London City Airport have confirmed they will attend the Public Meeting on their plans to change flight paths being staged by HACAN East on Monday 3rd November at 7.30pm in Wanstead Library.  The meeting is being held because City has refused to hold their own public meetings or inform residents directly who will be living under the proposed concentrated flight paths.  Leading members of the Greater London Assembly Roger Evans and Murad Qureshi will also speak at the meeting alongside HACAN East chair John Stewart.  There will be a lot of time for questions and discussion.

Meanwhile today the story hit the front page of the South London Press under the banner headline Plane Wrong.  It outlined the impact of the proposed changes on Sooth London: SLP flight paths.  

Leading GLA members to speak at City Airport Flight Paths Meeting on 3rd November

Press Release

 27/10/14 for immediate use

 Leading GLA members to speak at City Airport Flight Paths Meeting on 3rd November

Greater London Assembly members Roger Evans and Murad Qureshi will be speaking at a public meeting on Monday 3rd November called by residents’ group HACAN East to protest at the new flight paths London City Airport propose to introduce (1).  Airport representatives will also be at the meeting to answer questions.

London City is planning to concentrate the flights paths in and out of the airport but has refused to leaflet or hold public meetings in the areas affected.  It has simply put technical information on its website.  Amongst the areas worst affected would be Bow, Leyton, Leytonstone, Wanstead and parts of Havering and Dagenham.  South of the river Eltham, Catford, Dulwich, Brixton, Stockwell and Vauxhall are in the line of fire.

HACAN East chair John Stewart said, “There has been a lot of interest in the meeting.  People are furious that they have not been told about the changes.  As well as local residents, a number of councillors, some from as far afield as Brixton, are coming to the meeting.”

Stewart added, “The airport is saying that the changes are not significant.  We disagree.  They will be very significant for people right under the flights paths who will get a plane overhead every 90 seconds at the busiest times of the day.  We asked London City if they would organize public meetings in the affected areas but they refused to do so.  That is why we are holding this meeting”.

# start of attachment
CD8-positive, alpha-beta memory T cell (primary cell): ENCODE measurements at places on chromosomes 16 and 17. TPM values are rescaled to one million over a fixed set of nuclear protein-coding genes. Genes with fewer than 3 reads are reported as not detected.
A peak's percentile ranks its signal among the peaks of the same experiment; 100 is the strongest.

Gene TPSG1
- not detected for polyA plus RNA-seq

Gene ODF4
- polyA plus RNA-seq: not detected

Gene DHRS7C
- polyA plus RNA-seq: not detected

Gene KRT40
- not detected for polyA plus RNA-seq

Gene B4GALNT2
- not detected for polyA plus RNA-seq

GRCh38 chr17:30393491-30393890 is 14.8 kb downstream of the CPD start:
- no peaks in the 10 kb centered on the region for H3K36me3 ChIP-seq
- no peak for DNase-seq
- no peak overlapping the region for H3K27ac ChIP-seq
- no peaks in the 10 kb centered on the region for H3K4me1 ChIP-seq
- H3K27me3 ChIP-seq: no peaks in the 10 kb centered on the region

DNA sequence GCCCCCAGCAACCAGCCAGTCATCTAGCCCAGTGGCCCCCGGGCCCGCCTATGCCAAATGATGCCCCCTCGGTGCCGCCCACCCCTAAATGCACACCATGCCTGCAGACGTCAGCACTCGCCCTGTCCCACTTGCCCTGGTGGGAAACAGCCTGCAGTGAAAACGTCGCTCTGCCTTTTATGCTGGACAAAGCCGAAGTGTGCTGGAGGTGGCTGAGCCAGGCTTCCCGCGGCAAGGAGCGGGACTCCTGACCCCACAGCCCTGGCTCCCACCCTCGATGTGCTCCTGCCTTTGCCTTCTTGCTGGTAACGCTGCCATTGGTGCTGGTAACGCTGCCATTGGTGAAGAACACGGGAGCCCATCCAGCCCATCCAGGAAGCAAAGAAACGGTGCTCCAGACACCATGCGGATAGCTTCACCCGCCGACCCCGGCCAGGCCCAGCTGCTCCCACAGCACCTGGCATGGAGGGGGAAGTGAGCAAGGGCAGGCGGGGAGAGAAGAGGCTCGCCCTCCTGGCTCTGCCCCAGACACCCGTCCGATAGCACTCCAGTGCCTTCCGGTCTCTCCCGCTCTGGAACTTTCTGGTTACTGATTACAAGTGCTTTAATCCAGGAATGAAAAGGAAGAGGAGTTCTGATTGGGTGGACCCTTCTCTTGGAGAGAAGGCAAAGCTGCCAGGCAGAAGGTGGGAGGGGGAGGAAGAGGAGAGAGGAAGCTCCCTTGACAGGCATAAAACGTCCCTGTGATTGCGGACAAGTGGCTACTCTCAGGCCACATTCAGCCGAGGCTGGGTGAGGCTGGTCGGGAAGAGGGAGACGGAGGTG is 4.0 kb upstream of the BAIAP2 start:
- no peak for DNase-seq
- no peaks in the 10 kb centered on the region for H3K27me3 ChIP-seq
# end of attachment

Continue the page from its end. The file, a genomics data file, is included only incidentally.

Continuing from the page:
The flight path changes are part of a wider programme of reorganizing airspace across Europe.  More efficient use of airspace will allow airlines to journey times and so reduce fuel bills and cut emissions.

ENDS

 For more information:

 (1). The meeting will take place on Monday 3rd November 7.30pm in  Wanstead Library Spratt Hall Road, Wanstead, London, E11 2RQ

 

 

Petition to stop concentration of flight paths; Public Meeting

Sign the petition calling on City Airport to stop plans to concentrate planes over a narrow corridor of East London

PUBLIC MEETING

 City Airport’s plans to change its flight paths

 Monday 3rd November

 7.30pm

 Wanstead Library

 Spratt Hall Road, Wanstead, London, E11 2RQ

 

Public Meeting on Flight Paths

PUBLIC MEETING

 City Airport’s plans to change its flight paths

 Monday 3rd November

 7.30pm

 Wanstead Library

 Spratt Hall Road, Wanstead, London, E11 2RQ

Buses: 66, 101, 145, 308, W13, W14 all within a short walking distance

 About 5 minutes walk from Wanstead Underground Station

 The plan to concentrate the flight paths will have a real impact on places like Bow, Leytonstone, Wanstead and beyond into Redbridge and parts of Havering.  Below is a map from the airport’s consultation document.

London City Airport are consulting on changes they propose to make to flight paths.  They intend to concentrate all the flights over particular areas.  This would have a profound impact on these communities.  Yet few people have been told about the planned changes.

We asked London City if they would organize public meetings in the affected areas but they refused to do so.  We, therefore, have organized a meeting on the issue to which we invite you.

City Airport flight paths map